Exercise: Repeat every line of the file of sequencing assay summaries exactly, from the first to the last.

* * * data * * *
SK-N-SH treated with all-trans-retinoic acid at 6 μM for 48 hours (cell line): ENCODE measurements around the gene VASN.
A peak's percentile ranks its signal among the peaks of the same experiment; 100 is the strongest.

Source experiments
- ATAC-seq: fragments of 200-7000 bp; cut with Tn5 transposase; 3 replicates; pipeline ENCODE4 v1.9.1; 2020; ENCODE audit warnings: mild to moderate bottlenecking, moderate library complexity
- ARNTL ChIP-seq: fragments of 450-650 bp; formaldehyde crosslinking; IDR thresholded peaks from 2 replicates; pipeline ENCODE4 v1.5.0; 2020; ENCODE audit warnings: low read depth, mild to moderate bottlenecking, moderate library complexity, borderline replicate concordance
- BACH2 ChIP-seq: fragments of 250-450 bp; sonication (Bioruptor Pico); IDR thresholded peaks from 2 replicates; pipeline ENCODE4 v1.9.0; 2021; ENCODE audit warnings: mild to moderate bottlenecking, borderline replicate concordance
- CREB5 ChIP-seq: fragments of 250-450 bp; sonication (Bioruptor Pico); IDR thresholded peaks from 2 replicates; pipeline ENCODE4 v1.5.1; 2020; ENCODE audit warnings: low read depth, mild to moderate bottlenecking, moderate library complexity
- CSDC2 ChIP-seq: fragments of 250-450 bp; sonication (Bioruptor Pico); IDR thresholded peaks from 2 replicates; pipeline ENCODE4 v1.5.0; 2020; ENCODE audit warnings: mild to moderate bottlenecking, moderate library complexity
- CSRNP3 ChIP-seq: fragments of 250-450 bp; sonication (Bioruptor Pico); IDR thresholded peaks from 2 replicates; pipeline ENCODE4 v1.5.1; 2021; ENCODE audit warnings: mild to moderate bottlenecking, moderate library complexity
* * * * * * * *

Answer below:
SK-N-SH treated with all-trans-retinoic acid at 6 μM for 48 hours (cell line): ENCODE measurements around the gene VASN.
A peak's percentile ranks its signal among the peaks of the same experiment; 100 is the strongest.

Source experiments
- ATAC-seq: fragments of 200-7000 bp; cut with Tn5 transposase; 3 replicates; pipeline ENCODE4 v1.9.1; 2020; ENCODE audit warnings: mild to moderate bottlenecking, moderate library complexity
- ARNTL ChIP-seq: fragments of 450-650 bp; formaldehyde crosslinking; IDR thresholded peaks from 2 replicates; pipeline ENCODE4 v1.5.0; 2020; ENCODE audit warnings: low read depth, mild to moderate bottlenecking, moderate library complexity, borderline replicate concordance
- BACH2 ChIP-seq: fragments of 250-450 bp; sonication (Bioruptor Pico); IDR thresholded peaks from 2 replicates; pipeline ENCODE4 v1.9.0; 2021; ENCODE audit warnings: mild to moderate bottlenecking, borderline replicate concordance
- CREB5 ChIP-seq: fragments of 250-450 bp; sonication (Bioruptor Pico); IDR thresholded peaks from 2 replicates; pipeline ENCODE4 v1.5.1; 2020; ENCODE audit warnings: low read depth, mild to moderate bottlenecking, moderate library complexity
- CSDC2 ChIP-seq: fragments of 250-450 bp; sonication (Bioruptor Pico); IDR thresholded peaks from 2 replicates; pipeline ENCODE4 v1.5.0; 2020; ENCODE audit warnings: mild to moderate bottlenecking, moderate library complexity
- CSRNP3 ChIP-seq: fragments of 250-450 bp; sonication (Bioruptor Pico); IDR thresholded peaks from 2 replicates; pipeline ENCODE4 v1.5.1; 2021; ENCODE audit warnings: mild to moderate bottlenecking, moderate library complexity